Li Ka-shing’s CKI expands airport parking footprint in Canada
Hong Kong tycoon Li Ka-shing’s Canadian airport car park operator Park’N Fly has acquired an indoor airport parking business for C$12 million.
Park’N Fly, 50 per cent-held by Li’s Cheung Kong Infrastructure (CKI), has bought a “valet indoor airport parking” business adjacent to the Winnipeg International Airport in central Canada, which is known for its extreme winter and summer climates that makes indoor parking useful for customers.
“The Winnipeg business is poised to immediately deliver strong and recurrent cash flow, generating a stable and predictable return for CKI,” said CKI group managing director Kam Hing-lam in an emailed statement.
“Backed by a strong financial platform, we will continue to seek acquisition opportunities that will further expand and enrich our investment portfolio.”
The deal will extend Park’N Fly’s footprint, which has already been providing parking facilities in Toronto, Vancouver, Montreal, Edmonton, Ottawa and Halifax.
The company is the largest and only national operator of off-airport car parks in Canada, offering over 22,400 car parking spaces over 180 acres (73 hectares) of land.
After building a large portfolio of infrastructure and energy businesses overseas in recent years, CKI and 38.9 per cent-held utility unit Power Assets are preparing to bid for a 51 per cent stake in Britain’s National Grid’s natural gas distribution network, which is estimated to be worth £10 billion, Bloomberg reported on September 22.
Dennis Ip, Daiwa Capital Markets’ head of Hong Kong and China utilities, renewables and environment research, said in a note that “regulatory approval could be an overhang” if the pair bid for the assets, since they would own six out of eight regional gas distribution networks in Britain.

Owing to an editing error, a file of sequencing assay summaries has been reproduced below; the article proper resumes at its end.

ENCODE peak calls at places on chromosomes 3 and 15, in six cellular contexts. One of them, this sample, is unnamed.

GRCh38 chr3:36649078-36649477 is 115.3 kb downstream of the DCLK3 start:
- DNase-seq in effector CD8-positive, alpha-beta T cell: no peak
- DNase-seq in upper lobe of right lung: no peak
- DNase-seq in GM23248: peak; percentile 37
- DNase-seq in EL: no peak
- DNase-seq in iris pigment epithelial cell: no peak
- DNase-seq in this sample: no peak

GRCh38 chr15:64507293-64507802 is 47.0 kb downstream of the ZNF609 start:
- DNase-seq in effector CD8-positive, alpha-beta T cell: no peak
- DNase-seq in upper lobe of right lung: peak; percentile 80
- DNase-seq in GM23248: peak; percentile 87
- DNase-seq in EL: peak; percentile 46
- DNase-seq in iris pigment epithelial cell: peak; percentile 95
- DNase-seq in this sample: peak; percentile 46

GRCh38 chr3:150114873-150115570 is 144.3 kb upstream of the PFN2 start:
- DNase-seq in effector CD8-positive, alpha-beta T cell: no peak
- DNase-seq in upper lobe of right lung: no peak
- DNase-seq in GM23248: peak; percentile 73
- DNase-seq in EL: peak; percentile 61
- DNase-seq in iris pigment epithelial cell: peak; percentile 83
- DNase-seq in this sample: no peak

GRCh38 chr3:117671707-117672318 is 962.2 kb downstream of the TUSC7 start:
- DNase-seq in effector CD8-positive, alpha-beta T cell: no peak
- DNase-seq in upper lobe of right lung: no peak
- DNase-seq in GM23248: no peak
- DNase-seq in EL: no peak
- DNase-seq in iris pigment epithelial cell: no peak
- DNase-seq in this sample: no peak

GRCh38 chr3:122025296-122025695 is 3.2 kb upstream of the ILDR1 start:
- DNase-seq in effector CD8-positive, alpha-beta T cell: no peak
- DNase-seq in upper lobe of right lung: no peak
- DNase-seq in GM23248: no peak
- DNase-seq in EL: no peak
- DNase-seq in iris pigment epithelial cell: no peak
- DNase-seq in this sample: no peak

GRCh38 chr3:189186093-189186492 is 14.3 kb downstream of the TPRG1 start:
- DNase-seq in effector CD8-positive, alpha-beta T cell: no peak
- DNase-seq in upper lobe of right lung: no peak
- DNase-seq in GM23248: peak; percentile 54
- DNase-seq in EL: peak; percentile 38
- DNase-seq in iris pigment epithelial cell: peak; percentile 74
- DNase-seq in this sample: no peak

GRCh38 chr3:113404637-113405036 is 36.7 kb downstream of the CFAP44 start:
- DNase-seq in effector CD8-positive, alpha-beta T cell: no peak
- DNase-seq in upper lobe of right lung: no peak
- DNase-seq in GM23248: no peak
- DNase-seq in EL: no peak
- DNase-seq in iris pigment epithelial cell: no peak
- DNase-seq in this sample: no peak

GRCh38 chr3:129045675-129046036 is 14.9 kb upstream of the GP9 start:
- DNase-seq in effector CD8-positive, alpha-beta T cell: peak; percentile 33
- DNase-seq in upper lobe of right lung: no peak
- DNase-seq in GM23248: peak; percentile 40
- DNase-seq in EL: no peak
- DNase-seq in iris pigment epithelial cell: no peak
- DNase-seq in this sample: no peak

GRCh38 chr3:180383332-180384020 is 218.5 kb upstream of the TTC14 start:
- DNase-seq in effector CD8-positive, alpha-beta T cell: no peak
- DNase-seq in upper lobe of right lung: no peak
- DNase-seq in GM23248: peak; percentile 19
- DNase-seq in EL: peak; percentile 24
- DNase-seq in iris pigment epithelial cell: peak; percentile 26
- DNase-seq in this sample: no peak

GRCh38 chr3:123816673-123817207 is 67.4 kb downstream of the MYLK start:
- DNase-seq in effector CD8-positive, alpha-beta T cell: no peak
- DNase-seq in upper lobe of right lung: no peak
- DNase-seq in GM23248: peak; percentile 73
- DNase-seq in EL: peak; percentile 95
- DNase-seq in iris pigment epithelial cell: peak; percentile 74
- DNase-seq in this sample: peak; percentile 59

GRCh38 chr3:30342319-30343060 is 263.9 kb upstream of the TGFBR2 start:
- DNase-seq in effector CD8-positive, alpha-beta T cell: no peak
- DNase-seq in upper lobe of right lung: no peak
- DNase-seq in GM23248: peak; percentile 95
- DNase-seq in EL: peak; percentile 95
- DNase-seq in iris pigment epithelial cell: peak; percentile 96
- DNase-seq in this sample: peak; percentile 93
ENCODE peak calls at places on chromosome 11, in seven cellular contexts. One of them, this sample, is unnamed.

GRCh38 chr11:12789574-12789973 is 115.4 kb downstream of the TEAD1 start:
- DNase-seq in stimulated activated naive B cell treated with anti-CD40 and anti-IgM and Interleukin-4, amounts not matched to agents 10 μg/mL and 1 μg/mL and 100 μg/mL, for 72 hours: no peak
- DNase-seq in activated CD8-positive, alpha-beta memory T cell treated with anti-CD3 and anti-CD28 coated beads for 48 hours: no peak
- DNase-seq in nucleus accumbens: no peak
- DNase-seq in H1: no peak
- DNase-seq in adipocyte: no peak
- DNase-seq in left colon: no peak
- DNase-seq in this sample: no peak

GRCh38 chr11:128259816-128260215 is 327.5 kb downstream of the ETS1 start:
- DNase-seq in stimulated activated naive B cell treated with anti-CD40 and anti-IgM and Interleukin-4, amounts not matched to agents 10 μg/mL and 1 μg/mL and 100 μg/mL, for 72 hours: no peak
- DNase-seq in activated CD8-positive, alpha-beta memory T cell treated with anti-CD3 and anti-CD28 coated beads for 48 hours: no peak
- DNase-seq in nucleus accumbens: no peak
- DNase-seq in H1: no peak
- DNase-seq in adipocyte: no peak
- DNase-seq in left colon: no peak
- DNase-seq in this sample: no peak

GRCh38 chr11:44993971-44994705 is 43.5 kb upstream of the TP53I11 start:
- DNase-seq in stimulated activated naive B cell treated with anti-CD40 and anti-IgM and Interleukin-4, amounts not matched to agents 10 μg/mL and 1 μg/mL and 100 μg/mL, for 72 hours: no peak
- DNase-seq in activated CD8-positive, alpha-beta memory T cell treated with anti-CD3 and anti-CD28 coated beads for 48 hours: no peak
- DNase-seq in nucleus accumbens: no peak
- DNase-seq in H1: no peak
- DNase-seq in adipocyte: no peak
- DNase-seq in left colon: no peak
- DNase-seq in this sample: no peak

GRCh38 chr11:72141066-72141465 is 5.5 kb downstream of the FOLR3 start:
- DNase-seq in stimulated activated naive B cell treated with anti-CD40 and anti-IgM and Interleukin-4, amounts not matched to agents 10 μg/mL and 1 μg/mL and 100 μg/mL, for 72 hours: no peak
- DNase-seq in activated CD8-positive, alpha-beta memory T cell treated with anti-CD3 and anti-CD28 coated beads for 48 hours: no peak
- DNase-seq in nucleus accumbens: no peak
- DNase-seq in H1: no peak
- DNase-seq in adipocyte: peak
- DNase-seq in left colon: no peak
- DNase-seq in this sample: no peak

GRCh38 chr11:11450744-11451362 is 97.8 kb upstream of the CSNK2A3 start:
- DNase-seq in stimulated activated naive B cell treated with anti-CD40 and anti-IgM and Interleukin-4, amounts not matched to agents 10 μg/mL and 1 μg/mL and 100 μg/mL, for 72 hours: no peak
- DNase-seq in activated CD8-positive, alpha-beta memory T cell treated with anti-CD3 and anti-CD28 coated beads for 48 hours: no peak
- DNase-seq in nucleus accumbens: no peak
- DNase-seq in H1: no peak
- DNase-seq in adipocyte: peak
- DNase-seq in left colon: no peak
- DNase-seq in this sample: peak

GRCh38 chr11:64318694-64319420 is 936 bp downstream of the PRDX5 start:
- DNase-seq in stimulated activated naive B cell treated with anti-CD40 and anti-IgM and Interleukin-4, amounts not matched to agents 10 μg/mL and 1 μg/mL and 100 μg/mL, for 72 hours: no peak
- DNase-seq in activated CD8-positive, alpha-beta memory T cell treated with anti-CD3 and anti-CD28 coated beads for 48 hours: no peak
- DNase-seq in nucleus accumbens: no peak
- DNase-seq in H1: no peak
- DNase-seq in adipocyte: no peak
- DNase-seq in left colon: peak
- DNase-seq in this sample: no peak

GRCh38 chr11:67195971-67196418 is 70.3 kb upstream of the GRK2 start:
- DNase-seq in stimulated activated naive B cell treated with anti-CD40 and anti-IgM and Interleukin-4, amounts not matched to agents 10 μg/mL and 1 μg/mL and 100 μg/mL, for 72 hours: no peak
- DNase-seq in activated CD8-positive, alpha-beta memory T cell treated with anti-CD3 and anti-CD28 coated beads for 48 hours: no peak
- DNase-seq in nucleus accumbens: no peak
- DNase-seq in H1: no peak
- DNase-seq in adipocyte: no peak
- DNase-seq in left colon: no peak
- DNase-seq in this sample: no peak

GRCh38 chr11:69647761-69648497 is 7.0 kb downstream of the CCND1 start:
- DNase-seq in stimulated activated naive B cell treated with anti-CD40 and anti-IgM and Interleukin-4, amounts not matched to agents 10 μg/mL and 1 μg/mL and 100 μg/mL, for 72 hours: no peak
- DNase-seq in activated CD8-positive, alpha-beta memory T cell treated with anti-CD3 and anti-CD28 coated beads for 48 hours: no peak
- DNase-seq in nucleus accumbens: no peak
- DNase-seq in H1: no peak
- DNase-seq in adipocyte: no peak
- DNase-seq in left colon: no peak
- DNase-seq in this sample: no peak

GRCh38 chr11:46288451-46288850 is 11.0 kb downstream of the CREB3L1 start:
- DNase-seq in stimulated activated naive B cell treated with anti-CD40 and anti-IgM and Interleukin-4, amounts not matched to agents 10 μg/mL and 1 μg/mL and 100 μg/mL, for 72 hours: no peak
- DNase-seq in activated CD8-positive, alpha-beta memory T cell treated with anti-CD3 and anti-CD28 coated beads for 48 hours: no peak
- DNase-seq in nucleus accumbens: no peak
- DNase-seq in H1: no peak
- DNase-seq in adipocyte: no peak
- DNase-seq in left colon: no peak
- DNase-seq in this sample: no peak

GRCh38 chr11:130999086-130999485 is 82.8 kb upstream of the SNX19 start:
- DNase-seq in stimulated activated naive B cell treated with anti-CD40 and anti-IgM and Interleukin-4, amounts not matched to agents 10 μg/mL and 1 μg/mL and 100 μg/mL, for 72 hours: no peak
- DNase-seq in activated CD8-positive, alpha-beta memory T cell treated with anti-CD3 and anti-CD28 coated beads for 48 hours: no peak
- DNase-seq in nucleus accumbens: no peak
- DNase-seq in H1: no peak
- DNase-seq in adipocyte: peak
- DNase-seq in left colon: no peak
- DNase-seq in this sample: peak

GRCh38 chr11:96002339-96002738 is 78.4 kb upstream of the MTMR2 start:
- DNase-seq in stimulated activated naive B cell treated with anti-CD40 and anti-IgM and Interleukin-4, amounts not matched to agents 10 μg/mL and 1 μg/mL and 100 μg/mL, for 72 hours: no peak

“We could foresee that the regulatory bodies might have concerns about the dominating share of the gas distribution asset in the United Kingdom,” he wrote.
Citing national security concerns, the Australian government in August rejected the CKI and Power Assets’ bid for the nation’s largest energy grid in New South Wales state, which was estimated to fetch some A$10 billion.
Separately, Li’s flagship CK Hutchison, the ultimate parent of CKI and Power Assets, is looking at ways to expand its UK wireless business, despite a failure to get regulator approval for a proposed merger of its mobile-phone business with Telefonica SA’s O2 unit earlier this year, an executive said.
The group is “lobbying very hard” and is focused on acquiring airwaves in the UK, Frank Sixt, the finance director of CK Hutchison, said in an interview with Bloomberg Television on Tuesday.
In May, the European Union blocked CK Hutchison’s bid to create the UK’s biggest mobile carrier with the O2 merger, citing antitrust concerns.
Combining O2 with Hutchison’s Three unit would have led to higher prices for all operators in the UK, according to the EU.
“I don’t think that was the right conclusion but it was the conclusion drawn by competition authorities,” Sixt said. “I don’t think there’s any ability to effectively reverse the competition decision.”